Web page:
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Tuesday, January 19, 2010


For a movie that's plot centers almost entirely around the bible, it's comforting to know that The Book of Eli is not really about religion. The Book of Eli is about faith, and believing. I think it was Ron Glass in the fantastic Serenity that said, "Why when I talk about belief, do you always assume I'm talking about God?" Great line.

Albert and Allen Hughes have an interesting take on what America is going to be like, post-apocaypse. These types of movies always fascinate me. The Hughes Brothers have crafted a world much like an aged, beat down set of an old Clint Eastwood movie. Imagine a Western, dusty tumbleweeds and all, with all kinds of broken cars, fancy new guns, and iPods. Every color we see is a shade of brown or gray. That's what The Hughes Brothers and director of photography Don Burgess have given us in The Book of Eli.

Denzel Washington plays Eli, a mysterious badass with a mysterious purpose. He seems very motivated and full of direction as he walks across the barren landscape of what used to be America, dismembering anyone who makes him angry. But he's not evil. Washington plays Eli as a man who will cut ten people's heads off in a bar, and then share his dinner with a mouse because he thinks it's cute.

The thing is, he has the only bible left in the world. And this gets the attention of Gary Oldman's character Carnegie, who might have the dumbest name for a villain since Iron Man's Obadiah Stane. For some reason that is never explained, Carnegie is very wealthy and seems to own one of the few towns that is still functioning. Imagine an 1885 Hill Valley with rapists. He has prostitutes, a gang of bikers under his employ, and shampoo. He also has control of Solara (Mila Kunis), the daughter of his mistress (Jennifer Beals). Together, Eli and Solara end up on the run from Carnegie, who will do anything to get his hands on Eli's bible. I think Solara might win my award for "least developed character of the year". Kunis gives the best performance she can muster, but for such a boring character, you never really get too invested in her. When she was in danger, the only thing I was concerned about was losing time to oggle at Kunis' unfair beauty. Actually, now that I think of it, her hair was always super nice. I thought shampoo was a valuable commodity? Oh Hollywood, you are a dastardly mistress.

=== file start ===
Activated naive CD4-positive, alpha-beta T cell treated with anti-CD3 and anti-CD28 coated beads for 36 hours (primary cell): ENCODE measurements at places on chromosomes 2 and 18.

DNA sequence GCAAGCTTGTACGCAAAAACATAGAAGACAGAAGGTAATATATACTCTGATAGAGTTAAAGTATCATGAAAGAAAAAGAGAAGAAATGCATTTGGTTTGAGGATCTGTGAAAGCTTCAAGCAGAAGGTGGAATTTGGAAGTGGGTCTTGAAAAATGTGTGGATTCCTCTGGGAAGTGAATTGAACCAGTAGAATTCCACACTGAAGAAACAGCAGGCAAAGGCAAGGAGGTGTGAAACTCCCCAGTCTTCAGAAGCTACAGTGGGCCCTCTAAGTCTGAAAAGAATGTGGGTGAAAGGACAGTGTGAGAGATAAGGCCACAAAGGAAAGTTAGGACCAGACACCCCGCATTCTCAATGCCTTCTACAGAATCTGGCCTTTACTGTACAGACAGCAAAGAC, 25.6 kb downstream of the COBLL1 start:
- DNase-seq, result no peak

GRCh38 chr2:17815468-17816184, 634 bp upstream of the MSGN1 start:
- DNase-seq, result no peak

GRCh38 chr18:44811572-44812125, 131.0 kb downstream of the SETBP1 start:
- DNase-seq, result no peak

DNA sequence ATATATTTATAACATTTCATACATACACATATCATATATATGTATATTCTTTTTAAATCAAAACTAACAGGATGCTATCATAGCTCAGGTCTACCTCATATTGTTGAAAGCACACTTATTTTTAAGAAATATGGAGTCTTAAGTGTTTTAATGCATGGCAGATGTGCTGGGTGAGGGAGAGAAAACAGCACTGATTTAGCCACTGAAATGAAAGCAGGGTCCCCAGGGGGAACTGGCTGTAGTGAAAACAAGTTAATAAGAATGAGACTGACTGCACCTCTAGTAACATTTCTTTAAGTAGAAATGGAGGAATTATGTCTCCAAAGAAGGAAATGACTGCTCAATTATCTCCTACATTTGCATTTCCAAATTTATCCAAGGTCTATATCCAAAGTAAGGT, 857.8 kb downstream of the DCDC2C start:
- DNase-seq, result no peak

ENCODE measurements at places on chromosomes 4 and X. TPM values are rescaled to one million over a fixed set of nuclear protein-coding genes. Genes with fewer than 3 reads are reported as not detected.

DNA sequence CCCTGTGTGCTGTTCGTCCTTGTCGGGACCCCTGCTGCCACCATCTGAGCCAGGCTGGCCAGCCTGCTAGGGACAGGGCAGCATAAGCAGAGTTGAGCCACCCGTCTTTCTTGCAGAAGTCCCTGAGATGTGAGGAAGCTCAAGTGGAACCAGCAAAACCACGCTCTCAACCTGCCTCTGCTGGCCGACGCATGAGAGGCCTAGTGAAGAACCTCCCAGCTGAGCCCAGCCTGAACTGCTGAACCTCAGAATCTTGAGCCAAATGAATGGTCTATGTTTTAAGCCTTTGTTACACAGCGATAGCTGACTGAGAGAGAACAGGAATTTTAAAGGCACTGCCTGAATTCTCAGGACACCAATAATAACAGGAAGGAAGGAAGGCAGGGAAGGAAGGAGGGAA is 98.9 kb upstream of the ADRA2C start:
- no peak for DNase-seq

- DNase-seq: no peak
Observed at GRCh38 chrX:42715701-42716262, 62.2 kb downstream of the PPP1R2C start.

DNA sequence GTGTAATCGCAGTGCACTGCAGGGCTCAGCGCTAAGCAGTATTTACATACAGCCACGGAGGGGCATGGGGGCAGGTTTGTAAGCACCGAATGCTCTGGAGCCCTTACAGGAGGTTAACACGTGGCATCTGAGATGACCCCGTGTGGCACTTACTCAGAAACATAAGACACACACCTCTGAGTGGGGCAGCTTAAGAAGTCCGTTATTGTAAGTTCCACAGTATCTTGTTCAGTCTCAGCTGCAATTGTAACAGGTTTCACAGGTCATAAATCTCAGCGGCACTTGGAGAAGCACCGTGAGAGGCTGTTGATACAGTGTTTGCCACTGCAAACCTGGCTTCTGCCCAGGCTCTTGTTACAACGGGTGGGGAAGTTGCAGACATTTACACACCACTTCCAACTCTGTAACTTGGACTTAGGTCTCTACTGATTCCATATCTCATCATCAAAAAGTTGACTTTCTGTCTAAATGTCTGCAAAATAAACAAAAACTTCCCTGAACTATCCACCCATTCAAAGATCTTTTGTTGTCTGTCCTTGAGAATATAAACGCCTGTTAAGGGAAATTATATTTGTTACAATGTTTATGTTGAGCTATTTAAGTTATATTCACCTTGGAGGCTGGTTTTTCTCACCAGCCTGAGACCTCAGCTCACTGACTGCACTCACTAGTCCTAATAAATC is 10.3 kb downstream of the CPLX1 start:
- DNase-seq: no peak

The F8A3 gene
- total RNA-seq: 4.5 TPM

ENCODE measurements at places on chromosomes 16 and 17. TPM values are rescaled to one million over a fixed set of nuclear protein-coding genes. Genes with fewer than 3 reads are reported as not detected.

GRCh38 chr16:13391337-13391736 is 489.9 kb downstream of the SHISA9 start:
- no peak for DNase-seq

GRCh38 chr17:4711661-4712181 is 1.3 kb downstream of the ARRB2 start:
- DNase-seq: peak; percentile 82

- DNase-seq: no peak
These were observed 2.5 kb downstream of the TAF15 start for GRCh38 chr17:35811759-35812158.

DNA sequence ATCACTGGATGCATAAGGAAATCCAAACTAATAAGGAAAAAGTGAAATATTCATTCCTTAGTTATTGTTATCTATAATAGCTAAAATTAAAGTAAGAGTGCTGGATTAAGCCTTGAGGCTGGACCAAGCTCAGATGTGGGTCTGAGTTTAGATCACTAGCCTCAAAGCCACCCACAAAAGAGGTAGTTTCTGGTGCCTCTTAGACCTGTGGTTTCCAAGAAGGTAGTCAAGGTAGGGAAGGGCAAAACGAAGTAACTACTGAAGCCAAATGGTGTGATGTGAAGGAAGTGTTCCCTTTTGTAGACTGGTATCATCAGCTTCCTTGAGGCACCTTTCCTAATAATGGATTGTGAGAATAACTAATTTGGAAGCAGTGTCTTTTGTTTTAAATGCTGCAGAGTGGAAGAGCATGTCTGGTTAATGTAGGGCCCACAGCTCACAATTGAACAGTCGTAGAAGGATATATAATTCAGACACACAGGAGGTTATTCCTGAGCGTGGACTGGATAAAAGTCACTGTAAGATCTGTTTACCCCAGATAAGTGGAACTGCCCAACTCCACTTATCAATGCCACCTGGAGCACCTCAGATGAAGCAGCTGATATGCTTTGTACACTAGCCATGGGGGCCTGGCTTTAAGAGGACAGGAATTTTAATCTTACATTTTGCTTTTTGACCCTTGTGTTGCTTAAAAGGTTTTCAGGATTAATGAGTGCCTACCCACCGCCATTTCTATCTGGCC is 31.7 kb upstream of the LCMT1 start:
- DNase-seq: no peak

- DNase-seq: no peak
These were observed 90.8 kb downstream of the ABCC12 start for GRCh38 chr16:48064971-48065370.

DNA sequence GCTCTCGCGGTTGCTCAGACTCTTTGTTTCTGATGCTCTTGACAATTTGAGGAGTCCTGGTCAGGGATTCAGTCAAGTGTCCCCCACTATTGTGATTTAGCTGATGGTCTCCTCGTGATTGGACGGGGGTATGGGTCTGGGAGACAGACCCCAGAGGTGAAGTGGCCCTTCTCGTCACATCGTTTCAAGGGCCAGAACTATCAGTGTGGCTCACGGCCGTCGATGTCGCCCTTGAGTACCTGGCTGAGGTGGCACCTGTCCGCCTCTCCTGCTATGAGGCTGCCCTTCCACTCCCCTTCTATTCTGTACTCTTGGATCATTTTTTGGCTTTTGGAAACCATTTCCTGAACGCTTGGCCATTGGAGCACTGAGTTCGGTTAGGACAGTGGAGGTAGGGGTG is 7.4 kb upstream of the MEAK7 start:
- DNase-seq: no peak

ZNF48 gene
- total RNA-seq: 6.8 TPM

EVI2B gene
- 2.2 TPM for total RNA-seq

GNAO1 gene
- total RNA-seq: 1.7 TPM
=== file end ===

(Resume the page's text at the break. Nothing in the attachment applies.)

In case I haven't made it clear, the story is extremely weak. My biggest issue with it is that there is not nearly enough development for the explanation of how the apocalypse happened. This is so crucial for these types of movies. Especially one like this, where everything is incredibly changed. Don't get me wrong, there is some brief explanation, but the vagueness of it, coupled with the fact that I didn't buy it all irritated me. At least in movies like Alfonso Cuarón's Children of Men where the future looks incredibly bleak, we know how it happened.

What makes up for it, however is the terrific direction. The Hughes Brothers seemed to take a page out of Cuarón's book and set up lots of long takes, some of them seeming to be about 4-5 minutes long. I am a huge fan of these, and I really admire how much effort and rehearsal it takes to make one of these shots work. They make a moviegoing experience much more realistic, and I can't get enough of them. Watch the shootout scene outside the old house. It's really impressive to see. Be on the look out for these guys, they are really great directors.

The Book of Eli doesn't achieve much. What it really has going for it is the awesome visuals, and the impressive talent of the directors. I look forward to seeing the next film by The Hughes Brothers, hopefully one with a better script.

Oh, and Denzel is incredibly badass. If you see this in theaters, make sure you do lots of loud cheering for him as he repeatedly owns people. It might make the movie a bit more enjoyable.

2 stars

1 comment:

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